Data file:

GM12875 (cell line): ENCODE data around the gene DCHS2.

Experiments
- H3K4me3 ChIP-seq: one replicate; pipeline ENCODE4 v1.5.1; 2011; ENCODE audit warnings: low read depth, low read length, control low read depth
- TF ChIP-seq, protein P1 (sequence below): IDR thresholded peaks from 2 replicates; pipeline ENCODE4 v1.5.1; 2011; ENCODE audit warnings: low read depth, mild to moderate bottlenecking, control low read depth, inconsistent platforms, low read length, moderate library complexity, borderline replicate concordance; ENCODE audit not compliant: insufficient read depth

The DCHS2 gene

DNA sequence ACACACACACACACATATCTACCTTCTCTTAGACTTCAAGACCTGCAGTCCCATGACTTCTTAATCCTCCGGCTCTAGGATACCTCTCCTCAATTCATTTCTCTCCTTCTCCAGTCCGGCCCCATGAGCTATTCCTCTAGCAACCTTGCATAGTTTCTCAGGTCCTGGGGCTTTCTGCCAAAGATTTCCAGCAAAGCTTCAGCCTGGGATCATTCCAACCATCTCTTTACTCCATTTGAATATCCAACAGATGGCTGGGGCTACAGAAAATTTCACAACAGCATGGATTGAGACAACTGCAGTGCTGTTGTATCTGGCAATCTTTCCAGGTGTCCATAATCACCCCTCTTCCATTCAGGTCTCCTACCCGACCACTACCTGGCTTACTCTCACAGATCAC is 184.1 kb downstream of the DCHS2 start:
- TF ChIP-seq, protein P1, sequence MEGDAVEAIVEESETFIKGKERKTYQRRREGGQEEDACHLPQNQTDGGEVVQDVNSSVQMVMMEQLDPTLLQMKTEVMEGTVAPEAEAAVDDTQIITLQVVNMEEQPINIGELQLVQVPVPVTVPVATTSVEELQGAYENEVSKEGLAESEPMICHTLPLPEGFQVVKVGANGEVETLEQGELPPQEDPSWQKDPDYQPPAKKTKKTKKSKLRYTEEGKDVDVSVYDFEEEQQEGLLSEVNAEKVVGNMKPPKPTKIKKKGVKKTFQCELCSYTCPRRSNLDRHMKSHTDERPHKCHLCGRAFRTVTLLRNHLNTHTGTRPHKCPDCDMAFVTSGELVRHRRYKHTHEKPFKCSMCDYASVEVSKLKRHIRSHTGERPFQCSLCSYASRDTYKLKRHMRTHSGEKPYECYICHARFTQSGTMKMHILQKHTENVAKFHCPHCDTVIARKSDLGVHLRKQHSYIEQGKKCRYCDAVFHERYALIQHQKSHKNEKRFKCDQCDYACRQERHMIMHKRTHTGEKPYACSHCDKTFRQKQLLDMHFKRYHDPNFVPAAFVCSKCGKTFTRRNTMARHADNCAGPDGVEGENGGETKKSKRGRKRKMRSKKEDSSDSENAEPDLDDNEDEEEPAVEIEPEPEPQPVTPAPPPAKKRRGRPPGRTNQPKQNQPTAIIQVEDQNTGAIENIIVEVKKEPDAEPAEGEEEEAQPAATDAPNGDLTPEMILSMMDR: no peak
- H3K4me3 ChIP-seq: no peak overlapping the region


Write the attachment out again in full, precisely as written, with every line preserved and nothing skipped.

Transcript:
GM12875 (cell line): ENCODE data around the gene DCHS2.

Experiments
- H3K4me3 ChIP-seq: one replicate; pipeline ENCODE4 v1.5.1; 2011; ENCODE audit warnings: low read depth, low read length, control low read depth
- TF ChIP-seq, protein P1 (sequence below): IDR thresholded peaks from 2 replicates; pipeline ENCODE4 v1.5.1; 2011; ENCODE audit warnings: low read depth, mild to moderate bottlenecking, control low read depth, inconsistent platforms, low read length, moderate library complexity, borderline replicate concordance; ENCODE audit not compliant: insufficient read depth

The DCHS2 gene

DNA sequence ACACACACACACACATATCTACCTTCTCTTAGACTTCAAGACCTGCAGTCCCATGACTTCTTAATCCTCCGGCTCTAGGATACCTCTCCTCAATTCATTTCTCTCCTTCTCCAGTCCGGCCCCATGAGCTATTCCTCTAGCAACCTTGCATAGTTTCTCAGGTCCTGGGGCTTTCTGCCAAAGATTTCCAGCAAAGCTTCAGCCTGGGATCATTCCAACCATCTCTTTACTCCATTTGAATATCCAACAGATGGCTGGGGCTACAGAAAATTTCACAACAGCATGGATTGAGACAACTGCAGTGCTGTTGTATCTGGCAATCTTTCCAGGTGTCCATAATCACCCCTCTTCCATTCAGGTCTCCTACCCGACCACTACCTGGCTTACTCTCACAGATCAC is 184.1 kb downstream of the DCHS2 start:
- TF ChIP-seq, protein P1, sequence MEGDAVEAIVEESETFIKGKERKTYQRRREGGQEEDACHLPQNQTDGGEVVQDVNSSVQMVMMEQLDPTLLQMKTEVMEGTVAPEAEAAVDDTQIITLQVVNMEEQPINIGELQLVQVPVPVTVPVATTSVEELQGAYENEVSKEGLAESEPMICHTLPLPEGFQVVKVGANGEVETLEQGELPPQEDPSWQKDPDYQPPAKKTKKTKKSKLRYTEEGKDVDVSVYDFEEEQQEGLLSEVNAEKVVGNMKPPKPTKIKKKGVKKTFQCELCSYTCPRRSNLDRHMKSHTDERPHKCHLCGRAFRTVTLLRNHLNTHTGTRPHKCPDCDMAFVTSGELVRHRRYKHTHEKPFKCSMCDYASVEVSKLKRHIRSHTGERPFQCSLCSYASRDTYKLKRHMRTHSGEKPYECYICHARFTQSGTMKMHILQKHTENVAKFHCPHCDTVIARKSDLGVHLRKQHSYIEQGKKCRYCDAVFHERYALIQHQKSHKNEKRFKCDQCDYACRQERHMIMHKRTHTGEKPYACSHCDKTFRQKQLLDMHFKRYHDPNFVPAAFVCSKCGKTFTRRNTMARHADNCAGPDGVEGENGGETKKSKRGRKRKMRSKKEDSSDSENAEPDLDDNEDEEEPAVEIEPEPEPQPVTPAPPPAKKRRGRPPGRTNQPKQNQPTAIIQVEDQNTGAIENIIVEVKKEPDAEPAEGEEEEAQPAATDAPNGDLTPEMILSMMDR: no peak
- H3K4me3 ChIP-seq: no peak overlapping the region